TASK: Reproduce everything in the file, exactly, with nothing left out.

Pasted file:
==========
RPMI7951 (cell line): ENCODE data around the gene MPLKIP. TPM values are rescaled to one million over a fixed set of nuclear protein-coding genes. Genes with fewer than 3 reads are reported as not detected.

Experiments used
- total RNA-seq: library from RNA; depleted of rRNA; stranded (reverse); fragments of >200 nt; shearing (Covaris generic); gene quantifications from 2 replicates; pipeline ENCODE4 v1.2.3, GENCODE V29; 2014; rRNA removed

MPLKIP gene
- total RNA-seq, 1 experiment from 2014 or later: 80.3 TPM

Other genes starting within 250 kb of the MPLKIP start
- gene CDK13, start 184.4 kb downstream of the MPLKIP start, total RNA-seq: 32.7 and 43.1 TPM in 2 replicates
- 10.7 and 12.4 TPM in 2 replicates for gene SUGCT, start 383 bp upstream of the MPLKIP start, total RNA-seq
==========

RPMI7951 (cell line): ENCODE data around the gene MPLKIP. TPM values are rescaled to one million over a fixed set of nuclear protein-coding genes. Genes with fewer than 3 reads are reported as not detected.

Experiments used
- total RNA-seq: library from RNA; depleted of rRNA; stranded (reverse); fragments of >200 nt; shearing (Covaris generic); gene quantifications from 2 replicates; pipeline ENCODE4 v1.2.3, GENCODE V29; 2014; rRNA removed

MPLKIP gene
- total RNA-seq, 1 experiment from 2014 or later: 80.3 TPM

Other genes starting within 250 kb of the MPLKIP start
- gene CDK13, start 184.4 kb downstream of the MPLKIP start, total RNA-seq: 32.7 and 43.1 TPM in 2 replicates
- 10.7 and 12.4 TPM in 2 replicates for gene SUGCT, start 383 bp upstream of the MPLKIP start, total RNA-seq